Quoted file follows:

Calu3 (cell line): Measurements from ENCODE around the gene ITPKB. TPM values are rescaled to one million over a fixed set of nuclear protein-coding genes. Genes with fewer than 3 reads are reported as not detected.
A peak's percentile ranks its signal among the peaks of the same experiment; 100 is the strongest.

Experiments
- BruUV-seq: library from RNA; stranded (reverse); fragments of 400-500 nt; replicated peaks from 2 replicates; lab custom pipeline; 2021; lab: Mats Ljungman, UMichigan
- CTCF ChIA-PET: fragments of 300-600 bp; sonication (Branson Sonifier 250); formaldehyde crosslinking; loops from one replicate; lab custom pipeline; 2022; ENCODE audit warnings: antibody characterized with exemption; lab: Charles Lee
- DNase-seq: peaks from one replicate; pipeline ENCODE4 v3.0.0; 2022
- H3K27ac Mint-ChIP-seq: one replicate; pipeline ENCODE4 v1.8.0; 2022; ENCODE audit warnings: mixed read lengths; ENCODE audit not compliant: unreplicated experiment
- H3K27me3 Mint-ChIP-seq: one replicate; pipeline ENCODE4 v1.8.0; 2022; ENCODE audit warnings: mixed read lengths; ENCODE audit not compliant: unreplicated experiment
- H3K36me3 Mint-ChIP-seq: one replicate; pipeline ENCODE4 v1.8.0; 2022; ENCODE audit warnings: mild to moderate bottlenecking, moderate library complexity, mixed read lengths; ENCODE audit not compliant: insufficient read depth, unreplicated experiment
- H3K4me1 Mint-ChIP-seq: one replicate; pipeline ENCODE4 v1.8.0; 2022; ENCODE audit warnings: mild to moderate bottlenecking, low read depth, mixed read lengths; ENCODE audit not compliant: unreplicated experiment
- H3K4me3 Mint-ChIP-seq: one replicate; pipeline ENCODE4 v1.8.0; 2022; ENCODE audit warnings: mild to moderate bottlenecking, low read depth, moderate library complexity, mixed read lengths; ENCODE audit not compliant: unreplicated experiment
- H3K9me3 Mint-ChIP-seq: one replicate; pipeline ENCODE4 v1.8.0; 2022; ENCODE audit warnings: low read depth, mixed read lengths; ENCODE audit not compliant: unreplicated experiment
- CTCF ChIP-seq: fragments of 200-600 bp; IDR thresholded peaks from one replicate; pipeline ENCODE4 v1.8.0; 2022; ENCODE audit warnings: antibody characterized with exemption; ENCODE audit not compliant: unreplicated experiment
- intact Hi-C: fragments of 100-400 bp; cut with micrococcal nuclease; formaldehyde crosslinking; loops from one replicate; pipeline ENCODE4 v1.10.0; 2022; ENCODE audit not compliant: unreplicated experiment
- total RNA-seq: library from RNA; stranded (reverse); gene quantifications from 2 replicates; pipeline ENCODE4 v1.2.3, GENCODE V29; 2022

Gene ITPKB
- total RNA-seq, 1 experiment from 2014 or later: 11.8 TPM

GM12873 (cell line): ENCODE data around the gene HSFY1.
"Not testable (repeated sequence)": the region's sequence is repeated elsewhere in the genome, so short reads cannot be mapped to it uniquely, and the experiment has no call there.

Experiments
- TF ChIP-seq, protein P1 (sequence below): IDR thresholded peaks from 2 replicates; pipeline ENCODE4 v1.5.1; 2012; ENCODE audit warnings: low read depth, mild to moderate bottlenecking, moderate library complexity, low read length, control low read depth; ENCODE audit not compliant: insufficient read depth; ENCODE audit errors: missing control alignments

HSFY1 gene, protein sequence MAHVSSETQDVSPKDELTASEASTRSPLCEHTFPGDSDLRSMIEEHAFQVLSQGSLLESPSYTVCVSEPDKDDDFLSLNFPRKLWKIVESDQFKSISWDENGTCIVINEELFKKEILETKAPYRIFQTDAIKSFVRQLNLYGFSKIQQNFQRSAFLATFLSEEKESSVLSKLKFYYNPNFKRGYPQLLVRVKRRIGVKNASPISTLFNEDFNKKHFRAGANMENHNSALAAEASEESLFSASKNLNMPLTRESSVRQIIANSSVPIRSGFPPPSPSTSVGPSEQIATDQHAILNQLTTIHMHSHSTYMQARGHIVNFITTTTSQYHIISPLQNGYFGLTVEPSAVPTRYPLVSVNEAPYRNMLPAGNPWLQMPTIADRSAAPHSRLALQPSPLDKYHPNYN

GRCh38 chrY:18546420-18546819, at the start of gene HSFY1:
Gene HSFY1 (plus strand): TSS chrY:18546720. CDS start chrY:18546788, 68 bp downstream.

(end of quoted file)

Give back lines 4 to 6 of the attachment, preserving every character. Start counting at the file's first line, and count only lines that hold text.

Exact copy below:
- BruUV-seq: library from RNA; stranded (reverse); fragments of 400-500 nt; replicated peaks from 2 replicates; lab custom pipeline; 2021; lab: Mats Ljungman, UMichigan
- CTCF ChIA-PET: fragments of 300-600 bp; sonication (Branson Sonifier 250); formaldehyde crosslinking; loops from one replicate; lab custom pipeline; 2022; ENCODE audit warnings: antibody characterized with exemption; lab: Charles Lee
- DNase-seq: peaks from one replicate; pipeline ENCODE4 v3.0.0; 2022